Chisholm, Henry Irwin and Gilbert Scott were among the leading practitioners of the time. Chisholm, one of the most gifted English architects working in India and a vehement supporter of Indian craftsmen said "those men have an art language of their own, a language which you can recognise but cannot thoroughly understand. For this reason an architect practising in India should unhesitatingly select to practice in the native styles of art - the natural art-expression."
Neo-Gothic with eclesiastic overtones was also contemporaneously being promoted, inspired by the Houses of Parliament in London. Victoria Terminus by F. W. Stephens, the finest example of Victorian Gothic, modelled on St. Pancras Station. An ambitious exercise in architectural exuberance, riotous ornament and romantic skyline, "it epitomises the spirit of the age, a paean of praise to the railway." It is a supreme example of tropical Gothic architecture with a subtle hint of Indo-Saracenic motifs, an extravaganza of polychromatic stone, decorated tile marble and stained glass.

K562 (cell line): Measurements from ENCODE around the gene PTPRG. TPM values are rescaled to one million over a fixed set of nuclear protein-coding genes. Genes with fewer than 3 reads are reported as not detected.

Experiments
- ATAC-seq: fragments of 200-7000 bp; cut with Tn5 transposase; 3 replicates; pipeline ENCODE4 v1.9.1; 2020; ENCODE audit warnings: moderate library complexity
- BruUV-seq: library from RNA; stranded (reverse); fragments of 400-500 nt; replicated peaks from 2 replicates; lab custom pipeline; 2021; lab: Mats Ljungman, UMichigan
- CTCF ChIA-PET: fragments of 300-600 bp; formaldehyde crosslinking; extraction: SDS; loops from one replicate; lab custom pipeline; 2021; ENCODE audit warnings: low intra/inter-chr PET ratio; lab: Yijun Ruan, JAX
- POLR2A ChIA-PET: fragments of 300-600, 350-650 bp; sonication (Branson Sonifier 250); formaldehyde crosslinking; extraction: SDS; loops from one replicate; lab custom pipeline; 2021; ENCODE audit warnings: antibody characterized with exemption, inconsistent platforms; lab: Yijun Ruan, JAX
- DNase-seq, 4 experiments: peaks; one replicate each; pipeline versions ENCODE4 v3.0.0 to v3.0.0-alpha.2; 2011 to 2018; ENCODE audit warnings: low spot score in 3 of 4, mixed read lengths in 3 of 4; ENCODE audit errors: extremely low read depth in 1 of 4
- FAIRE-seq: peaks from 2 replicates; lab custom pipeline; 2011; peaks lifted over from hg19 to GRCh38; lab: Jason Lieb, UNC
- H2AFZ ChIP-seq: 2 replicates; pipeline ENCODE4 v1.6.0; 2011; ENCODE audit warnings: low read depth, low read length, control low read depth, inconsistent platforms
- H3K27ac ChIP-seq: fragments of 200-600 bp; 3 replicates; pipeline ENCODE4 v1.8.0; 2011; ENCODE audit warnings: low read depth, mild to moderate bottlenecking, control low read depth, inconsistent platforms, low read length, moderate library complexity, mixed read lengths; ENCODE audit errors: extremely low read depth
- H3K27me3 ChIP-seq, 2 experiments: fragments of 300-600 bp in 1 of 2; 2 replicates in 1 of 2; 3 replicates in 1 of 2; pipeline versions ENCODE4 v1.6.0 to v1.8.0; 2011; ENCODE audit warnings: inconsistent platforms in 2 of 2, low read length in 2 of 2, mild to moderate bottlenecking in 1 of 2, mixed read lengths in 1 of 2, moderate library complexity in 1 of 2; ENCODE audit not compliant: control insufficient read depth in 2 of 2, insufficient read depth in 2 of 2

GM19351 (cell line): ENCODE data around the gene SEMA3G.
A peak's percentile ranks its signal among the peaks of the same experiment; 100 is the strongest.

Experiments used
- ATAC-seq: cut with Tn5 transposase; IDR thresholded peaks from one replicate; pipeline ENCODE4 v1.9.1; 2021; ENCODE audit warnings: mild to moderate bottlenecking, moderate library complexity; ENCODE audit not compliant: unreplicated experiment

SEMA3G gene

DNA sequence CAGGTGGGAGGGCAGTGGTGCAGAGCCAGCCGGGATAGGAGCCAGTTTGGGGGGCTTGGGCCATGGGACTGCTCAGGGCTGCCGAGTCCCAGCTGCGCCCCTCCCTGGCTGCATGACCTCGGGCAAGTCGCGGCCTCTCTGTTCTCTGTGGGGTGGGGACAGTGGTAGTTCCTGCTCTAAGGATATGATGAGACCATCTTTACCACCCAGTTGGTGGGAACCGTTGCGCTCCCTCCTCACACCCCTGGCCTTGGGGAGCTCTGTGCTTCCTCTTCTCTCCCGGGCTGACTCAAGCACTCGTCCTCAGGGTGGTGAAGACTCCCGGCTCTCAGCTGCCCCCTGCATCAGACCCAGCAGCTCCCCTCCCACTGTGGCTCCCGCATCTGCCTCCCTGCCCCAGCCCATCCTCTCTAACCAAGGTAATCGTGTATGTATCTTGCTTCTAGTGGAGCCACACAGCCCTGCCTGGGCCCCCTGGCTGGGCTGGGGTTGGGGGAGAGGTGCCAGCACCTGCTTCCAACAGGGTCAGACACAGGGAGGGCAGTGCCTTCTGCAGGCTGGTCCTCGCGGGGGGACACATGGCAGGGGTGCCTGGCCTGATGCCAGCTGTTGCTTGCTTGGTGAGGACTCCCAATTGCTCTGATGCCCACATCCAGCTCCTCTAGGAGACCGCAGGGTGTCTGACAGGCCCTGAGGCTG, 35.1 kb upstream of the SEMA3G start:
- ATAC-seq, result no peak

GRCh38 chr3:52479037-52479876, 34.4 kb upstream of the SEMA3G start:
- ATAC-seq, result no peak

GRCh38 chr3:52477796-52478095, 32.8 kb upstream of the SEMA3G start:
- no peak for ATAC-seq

The British set up military camps to deploy its troops quickly to protect its holdings from insurgency, local and foreign. This resulted in the distinct settlement pattern of the cantonments on the periphery of cities. Common elements were the church, the club, the parade ground, barracks, bungalows, spacious tree-lined avenues. The parade ground was of primary importance for manoeuvre practice as well as for polo and cricket on holidays. The ground served as a buffer between the "elegant" cantonment and the crowded gullies of the "native" town.
The "bungalow", its name originating from the humble Bengali "bangla" or hut was decisively influenced by the indigenous vernacular architecture, rapidly developed by the British into their ideal form of tropical housing. Wide verandahs overlooking gardens, keeping out sun and rain, yet letting the air circulate, ameliorated climate and were ideal settings for a leisurely lifestyle.
With Doric columns and "monkey tops" the Anglo-Indian hybrid bungalow became a prototype throughout the far-flung British Empire.
Ashim Ghosh/ Fotomedia